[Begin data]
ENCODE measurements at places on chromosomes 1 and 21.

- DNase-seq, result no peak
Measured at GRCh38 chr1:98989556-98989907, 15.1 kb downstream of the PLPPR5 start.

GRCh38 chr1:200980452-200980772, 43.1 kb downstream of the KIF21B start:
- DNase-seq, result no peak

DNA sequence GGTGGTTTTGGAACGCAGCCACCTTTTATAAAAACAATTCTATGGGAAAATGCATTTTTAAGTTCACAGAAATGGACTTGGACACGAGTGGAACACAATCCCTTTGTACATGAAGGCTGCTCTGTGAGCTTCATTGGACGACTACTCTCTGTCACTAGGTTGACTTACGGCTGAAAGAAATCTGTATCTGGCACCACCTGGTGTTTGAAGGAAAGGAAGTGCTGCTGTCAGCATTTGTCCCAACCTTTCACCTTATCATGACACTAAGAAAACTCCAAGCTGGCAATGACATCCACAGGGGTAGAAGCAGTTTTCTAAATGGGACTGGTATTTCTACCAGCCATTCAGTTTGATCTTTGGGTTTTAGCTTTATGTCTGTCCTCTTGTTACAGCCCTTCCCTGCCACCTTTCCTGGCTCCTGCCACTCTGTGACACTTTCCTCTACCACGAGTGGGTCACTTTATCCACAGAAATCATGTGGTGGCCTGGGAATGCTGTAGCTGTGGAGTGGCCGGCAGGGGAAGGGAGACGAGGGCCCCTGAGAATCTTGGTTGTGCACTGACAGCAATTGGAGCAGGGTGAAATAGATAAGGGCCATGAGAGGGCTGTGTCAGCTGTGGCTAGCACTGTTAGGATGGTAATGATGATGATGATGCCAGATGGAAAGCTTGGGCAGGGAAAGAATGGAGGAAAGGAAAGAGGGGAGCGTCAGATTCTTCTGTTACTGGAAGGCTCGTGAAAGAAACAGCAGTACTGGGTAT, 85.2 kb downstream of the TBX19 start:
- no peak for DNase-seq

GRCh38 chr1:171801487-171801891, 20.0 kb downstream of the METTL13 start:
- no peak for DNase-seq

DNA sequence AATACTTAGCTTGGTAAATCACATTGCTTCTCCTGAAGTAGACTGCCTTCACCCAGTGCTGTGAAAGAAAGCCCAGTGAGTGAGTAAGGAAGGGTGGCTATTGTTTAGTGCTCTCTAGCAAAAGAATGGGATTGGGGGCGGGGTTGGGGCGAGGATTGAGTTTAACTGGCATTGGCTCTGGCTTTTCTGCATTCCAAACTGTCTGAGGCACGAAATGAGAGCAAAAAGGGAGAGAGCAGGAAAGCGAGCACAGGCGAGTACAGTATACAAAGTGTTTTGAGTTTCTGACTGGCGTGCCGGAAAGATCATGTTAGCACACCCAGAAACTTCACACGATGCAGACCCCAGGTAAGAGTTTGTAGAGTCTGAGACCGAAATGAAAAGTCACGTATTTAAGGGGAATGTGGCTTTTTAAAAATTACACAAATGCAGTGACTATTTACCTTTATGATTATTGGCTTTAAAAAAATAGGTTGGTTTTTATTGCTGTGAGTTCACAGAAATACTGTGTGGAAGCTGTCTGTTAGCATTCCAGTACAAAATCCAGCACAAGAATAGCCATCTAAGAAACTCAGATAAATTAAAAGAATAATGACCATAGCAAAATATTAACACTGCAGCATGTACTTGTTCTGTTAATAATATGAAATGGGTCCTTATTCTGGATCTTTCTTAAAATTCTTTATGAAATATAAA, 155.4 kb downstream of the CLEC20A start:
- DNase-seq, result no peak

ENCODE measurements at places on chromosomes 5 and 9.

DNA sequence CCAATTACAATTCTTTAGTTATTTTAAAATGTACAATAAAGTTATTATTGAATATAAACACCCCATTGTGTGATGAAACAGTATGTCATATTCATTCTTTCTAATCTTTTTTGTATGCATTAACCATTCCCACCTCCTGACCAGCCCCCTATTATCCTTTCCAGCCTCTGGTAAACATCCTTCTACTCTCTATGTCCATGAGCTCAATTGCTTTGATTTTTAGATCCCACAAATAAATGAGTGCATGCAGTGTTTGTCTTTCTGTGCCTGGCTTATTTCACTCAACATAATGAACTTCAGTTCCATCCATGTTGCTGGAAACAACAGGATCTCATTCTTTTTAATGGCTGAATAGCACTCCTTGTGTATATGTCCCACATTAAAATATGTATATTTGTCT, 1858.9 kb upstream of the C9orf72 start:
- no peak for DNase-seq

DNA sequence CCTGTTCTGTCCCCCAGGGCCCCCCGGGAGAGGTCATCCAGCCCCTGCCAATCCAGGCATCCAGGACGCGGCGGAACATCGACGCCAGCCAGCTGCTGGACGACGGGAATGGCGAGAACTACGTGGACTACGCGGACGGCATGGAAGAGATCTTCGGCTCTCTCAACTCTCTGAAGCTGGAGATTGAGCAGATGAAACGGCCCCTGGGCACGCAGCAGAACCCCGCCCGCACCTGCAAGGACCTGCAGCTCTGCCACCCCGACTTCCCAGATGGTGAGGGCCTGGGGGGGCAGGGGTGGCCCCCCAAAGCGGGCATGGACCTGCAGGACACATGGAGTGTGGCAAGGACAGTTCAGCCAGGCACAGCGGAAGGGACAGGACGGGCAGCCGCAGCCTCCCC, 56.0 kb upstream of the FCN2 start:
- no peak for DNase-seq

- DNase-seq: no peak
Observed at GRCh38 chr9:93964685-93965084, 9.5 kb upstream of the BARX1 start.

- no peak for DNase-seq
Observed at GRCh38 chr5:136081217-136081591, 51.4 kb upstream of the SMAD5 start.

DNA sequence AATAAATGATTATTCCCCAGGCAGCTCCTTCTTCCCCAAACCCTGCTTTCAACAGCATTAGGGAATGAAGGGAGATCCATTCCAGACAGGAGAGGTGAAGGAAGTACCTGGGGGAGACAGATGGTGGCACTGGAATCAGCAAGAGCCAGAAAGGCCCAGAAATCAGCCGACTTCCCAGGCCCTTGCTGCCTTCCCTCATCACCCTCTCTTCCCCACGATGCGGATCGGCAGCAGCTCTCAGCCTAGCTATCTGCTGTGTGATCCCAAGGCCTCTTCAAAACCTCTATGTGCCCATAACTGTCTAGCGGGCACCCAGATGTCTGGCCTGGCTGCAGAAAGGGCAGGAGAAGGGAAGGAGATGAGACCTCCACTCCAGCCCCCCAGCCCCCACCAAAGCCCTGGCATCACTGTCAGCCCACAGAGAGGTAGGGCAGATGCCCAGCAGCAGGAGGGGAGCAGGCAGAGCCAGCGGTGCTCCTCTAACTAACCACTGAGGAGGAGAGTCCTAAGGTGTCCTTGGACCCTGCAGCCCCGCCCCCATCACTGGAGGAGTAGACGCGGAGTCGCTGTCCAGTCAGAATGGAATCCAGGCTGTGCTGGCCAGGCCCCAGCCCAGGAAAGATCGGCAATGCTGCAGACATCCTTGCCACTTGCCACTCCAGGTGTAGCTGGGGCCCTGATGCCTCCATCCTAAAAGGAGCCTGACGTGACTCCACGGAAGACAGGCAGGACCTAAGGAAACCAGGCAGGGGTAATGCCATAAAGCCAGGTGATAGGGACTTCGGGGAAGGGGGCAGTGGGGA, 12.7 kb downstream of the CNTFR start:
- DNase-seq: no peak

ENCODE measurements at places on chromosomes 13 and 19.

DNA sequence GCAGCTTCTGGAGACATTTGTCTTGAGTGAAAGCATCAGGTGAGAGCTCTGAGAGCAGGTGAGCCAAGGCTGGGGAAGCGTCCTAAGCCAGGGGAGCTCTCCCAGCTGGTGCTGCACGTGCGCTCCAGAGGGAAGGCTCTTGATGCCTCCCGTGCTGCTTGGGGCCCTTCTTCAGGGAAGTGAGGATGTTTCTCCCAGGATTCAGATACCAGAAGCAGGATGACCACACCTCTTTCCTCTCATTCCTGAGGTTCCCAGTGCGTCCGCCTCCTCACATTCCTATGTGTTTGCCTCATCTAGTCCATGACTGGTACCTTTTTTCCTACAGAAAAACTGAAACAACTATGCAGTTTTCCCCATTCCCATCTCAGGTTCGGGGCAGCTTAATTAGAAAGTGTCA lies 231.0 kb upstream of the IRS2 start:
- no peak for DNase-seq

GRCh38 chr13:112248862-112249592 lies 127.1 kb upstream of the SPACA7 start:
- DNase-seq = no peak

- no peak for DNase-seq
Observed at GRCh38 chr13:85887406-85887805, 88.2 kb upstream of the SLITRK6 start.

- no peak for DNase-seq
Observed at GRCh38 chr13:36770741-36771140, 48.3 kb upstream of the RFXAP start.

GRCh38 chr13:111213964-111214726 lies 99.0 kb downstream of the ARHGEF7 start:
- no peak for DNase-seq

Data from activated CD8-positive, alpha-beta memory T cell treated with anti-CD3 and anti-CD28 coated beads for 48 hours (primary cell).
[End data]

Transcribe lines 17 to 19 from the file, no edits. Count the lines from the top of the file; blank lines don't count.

- DNase-seq: no peak
Observed at GRCh38 chr9:93964685-93965084, 9.5 kb upstream of the BARX1 start.

- no peak for DNase-seq